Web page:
By Mike Williscraft
Grimsby council is the Toronto Maple Leafs of municipal politics.
When this group was put together by its general manager – the voting public – it was built for speed and success. There was no way this group could perform as poorly as previous incarnations and should be able to eradicate ghosts of councils past.
Monday of this week, the Leafs proved they could not get by their past.
Last Tuesday, May 25, Grimsby council proved the same, shooting itself in the foot yet again.
This time, they went full Mitch Marner. They had an open, yawning cage. All they had to do was shoot the puck in it. Nope, a shot into the only area of traffic clanked off team captain Auston Matthews’ skate.
So close, and yet so far: the tale of Grimsby council.
When I saw that Grimsby council, this particular bunch, was going to take on the task of redrawing ward boundary lines for the 2022 municipal election, I was waiting for some kind of punch line. Any of the serious items this group has dealt with have met with petty differences, bickering, zero listening and no appropriate debate. These factors, many times, led someone on council to launch another Integrity Commissioner complaint.
On this issue, during the May 17 meeting Committee of the Whole discussion on the ward boundary review things seemed a bit different.
Each council member voiced an opinion, each a bit different, but they also seemed somewhat interested in hearing what others had to say. In my humble opinion, this was because nobody was able to strategize outside of council and come to the table with a predetermined course planned for a majority to follow. There were too many variables on this one with 13 options in the report and even on commonly preferred options there were different aspects some like and didn’t like.
The result was honest, thoughtful debate WITH a consensus that since only about two dozen had participated in the public Zoom meeting that led up to the report launch the general public should have another opportunity to provide input into council’s chosen direction or narrowed list of options.
It was one of the very few important issues this group has agreed on in two-and-a-half years.
So council voted to plan a special meeting, which was set for May 25, at which the list of 13 initial options was to be narrowed to 5-6. The public would be able to give input at a subsequent public meeting and then council would choose a final direction in early June. It was a well-planned process which would provide the public with a debated, well-communicated decision well ahead of what is considered a soft deadline of late June – far ahead of the hard deadline to make the change live for the next election. Sufficient time needed to be built in to allow for an LPAT appeal should anyone decide to go that route.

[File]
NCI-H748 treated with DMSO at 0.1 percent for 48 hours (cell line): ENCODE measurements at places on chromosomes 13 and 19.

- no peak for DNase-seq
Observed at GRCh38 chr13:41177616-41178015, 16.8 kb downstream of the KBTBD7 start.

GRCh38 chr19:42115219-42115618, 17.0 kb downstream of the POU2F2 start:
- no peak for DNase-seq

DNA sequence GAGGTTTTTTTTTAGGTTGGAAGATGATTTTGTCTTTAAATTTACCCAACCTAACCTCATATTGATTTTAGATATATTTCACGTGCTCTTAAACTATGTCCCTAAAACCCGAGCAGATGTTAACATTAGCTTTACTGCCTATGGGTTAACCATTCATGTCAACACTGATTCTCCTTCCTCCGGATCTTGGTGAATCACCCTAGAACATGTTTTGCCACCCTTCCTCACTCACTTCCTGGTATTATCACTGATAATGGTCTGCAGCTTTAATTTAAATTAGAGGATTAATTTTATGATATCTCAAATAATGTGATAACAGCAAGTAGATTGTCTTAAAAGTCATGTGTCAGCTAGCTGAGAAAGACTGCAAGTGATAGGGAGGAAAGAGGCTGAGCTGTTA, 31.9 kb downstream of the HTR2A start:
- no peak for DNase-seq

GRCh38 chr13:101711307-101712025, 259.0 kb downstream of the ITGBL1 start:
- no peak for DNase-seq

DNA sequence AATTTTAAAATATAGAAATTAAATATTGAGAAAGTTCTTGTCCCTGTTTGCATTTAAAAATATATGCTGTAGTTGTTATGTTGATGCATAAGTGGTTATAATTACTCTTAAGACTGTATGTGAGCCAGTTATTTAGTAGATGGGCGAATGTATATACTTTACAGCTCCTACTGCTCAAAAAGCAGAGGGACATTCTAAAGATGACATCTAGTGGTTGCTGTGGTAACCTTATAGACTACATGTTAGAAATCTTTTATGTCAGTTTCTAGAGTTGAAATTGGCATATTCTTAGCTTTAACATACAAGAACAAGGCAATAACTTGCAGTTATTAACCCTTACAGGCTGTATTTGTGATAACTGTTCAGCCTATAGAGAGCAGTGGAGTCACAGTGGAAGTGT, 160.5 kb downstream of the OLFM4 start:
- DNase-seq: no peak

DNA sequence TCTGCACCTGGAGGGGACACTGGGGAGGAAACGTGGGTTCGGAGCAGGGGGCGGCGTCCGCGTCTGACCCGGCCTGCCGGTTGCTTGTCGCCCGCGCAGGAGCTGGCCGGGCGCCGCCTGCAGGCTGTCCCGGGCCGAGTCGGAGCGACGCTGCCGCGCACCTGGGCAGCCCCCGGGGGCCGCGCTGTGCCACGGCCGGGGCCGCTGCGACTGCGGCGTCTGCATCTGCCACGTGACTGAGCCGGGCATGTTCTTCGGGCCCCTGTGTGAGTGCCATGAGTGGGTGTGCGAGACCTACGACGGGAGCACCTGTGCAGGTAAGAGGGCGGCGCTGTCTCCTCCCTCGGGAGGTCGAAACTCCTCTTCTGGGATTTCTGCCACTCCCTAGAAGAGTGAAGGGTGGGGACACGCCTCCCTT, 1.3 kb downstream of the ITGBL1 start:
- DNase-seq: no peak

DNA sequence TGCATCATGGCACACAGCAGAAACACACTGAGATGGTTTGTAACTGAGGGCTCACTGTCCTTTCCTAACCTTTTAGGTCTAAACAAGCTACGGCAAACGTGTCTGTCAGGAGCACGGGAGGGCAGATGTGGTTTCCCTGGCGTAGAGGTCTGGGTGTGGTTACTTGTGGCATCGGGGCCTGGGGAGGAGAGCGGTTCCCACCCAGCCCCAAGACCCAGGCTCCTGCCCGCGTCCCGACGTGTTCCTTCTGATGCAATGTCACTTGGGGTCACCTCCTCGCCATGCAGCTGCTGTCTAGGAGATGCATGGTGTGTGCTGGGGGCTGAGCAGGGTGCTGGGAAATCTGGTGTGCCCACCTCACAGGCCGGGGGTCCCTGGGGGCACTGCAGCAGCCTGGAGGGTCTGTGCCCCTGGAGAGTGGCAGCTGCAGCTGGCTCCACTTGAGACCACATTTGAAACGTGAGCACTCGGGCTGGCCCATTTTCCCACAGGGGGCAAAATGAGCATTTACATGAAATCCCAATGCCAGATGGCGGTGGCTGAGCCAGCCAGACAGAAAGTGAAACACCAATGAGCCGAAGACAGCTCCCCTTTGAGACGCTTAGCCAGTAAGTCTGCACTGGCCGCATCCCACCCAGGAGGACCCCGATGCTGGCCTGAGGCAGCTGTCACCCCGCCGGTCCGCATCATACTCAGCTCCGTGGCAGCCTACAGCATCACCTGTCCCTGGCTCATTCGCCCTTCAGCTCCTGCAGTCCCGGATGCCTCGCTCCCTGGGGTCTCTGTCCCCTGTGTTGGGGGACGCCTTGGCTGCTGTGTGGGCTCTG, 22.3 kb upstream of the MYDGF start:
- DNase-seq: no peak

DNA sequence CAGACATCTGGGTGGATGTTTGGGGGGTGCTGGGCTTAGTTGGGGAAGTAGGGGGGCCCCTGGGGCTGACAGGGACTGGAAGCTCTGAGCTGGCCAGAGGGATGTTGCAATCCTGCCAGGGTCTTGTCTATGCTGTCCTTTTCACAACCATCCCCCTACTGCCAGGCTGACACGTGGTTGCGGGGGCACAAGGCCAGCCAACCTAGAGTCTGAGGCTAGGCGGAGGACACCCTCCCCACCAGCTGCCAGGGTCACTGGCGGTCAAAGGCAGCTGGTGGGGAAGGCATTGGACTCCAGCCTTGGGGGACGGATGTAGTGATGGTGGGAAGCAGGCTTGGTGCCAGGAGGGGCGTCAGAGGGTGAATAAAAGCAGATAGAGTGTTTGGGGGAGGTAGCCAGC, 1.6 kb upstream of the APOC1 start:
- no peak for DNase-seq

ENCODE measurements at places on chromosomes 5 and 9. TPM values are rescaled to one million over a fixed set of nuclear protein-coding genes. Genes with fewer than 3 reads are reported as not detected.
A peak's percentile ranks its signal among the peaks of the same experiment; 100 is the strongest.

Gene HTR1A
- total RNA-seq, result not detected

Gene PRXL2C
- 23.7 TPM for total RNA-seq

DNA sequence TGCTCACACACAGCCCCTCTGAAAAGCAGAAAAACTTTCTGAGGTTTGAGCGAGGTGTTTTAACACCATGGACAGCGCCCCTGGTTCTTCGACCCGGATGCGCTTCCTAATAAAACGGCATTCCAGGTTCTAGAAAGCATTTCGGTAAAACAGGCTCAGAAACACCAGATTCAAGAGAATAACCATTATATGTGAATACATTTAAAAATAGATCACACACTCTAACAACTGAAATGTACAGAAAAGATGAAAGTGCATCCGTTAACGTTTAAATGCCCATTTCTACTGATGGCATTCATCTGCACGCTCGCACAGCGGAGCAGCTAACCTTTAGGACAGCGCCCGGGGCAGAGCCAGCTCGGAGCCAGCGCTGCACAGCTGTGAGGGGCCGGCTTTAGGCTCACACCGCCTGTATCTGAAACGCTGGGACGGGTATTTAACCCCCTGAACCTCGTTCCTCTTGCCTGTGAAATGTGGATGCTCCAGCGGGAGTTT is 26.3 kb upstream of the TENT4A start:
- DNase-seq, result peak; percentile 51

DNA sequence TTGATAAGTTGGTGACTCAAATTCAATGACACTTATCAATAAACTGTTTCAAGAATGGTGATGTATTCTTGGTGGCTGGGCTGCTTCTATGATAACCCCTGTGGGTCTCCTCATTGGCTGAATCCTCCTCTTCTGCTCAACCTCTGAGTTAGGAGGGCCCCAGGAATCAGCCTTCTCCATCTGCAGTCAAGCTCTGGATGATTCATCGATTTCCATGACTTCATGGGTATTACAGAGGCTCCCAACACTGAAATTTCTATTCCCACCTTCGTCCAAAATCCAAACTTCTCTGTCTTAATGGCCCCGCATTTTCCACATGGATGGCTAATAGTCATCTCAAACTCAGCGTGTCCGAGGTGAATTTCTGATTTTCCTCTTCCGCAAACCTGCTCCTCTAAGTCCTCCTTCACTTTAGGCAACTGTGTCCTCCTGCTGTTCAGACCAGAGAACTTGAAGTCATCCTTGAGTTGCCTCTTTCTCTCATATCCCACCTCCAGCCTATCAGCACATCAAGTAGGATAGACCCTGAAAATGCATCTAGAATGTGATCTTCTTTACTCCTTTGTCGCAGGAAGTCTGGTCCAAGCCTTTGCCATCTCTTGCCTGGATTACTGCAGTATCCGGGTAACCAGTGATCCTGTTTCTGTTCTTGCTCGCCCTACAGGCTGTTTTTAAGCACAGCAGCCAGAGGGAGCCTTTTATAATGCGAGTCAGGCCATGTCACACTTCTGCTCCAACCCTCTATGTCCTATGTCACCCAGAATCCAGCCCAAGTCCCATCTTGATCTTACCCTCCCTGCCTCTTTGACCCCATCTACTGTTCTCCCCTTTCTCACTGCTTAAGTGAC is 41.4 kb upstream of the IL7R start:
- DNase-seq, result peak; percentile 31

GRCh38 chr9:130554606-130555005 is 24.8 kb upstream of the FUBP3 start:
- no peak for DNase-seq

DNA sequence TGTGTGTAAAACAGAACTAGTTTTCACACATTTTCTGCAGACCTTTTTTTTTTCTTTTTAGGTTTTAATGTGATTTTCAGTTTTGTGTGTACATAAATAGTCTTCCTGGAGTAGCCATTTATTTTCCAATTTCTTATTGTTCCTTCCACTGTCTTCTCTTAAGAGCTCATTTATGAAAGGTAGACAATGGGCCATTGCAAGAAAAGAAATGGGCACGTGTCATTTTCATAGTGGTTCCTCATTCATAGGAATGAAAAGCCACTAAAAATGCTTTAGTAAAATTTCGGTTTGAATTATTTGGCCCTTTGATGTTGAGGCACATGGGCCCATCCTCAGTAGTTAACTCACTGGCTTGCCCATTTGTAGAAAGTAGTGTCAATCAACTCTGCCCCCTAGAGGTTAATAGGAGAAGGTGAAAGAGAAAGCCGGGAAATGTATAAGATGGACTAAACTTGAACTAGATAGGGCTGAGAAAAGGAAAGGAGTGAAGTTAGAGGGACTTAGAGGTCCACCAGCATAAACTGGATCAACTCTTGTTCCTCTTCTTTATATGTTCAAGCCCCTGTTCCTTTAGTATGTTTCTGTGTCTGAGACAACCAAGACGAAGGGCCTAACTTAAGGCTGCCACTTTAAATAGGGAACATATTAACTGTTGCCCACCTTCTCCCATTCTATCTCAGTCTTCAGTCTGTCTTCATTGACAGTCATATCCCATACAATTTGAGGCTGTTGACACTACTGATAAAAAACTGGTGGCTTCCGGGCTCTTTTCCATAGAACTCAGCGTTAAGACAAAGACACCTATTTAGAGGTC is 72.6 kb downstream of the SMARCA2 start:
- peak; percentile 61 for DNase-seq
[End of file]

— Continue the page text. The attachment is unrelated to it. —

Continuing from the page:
So, good reader, there was the yawning cage awaiting Grimsby council to simply shoot the puck into the back of the net for an easy win.
Instead, you have have the group convene for the May 25 meeting and push through an option they choose in that meeting – no public debate, no public input.
This was an unbelievable move at a time when many in the general populace not only feel completely disenfranchised but are downright cheesed off that many of those they voted for – and in some cases actively campaigned for – have done a hard left turn and actually done major damage to the Town of Grimsby and its reputation.
It really does not matter what that decision was or is. It could have been a slam dunk. Council could be 100 per cent correct in its decision.
The fact remains they choked. They wrapped both hands around their collective necks and went full Toronto Maple Leafs.
They had the open net. They just had to do the same thing but follow through on what they already agreed to do. Having the public input session may not have impacted the result one iota. That was not the point. For people who campaigned on accountability and transparency it was a freebee, a slam dunk.
After October 2022, many will have more time for golf, just like the Leafs.